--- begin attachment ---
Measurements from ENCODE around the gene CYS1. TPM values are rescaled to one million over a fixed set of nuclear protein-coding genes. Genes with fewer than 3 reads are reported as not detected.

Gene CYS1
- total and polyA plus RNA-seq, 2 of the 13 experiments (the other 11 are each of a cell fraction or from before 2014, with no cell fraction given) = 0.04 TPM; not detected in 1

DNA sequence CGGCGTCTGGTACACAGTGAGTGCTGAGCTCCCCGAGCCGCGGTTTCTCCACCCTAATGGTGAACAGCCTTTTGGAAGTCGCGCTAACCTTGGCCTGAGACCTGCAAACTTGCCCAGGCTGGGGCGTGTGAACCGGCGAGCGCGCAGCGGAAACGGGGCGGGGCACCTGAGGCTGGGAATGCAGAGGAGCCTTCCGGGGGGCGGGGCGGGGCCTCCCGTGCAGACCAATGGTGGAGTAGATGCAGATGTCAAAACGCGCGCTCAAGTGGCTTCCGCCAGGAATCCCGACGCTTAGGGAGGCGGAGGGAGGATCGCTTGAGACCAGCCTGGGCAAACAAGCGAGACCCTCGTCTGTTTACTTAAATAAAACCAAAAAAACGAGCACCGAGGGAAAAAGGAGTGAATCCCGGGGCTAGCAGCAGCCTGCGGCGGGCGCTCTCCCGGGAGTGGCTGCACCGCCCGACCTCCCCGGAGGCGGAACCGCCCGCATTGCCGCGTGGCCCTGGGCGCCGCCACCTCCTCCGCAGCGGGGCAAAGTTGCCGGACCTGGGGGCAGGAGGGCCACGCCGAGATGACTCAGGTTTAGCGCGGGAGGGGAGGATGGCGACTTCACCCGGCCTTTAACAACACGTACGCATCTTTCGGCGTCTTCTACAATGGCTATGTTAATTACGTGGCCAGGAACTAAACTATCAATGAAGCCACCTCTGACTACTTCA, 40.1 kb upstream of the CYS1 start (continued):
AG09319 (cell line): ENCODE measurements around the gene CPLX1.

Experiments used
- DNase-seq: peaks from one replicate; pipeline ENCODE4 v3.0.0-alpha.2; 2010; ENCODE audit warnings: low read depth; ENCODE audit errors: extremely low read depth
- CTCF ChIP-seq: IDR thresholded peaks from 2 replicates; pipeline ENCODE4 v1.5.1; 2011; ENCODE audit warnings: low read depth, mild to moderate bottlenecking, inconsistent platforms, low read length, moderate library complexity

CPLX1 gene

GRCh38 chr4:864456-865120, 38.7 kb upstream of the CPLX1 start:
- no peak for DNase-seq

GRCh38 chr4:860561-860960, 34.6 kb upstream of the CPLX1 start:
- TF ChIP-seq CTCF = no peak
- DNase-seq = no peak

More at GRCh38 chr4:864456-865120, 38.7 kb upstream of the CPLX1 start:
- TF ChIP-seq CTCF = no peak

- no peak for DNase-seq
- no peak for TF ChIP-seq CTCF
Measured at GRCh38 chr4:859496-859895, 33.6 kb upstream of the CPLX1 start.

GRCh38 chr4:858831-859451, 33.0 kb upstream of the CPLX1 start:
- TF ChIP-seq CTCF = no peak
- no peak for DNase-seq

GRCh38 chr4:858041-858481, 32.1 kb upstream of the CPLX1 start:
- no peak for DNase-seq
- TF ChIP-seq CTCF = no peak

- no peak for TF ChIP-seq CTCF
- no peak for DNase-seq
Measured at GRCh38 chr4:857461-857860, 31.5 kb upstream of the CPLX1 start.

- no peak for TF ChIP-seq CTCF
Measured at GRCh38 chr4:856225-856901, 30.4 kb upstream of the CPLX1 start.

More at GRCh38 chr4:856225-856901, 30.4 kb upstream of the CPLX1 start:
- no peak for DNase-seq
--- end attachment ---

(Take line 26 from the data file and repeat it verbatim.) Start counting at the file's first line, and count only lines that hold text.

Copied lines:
- no peak for TF ChIP-seq CTCF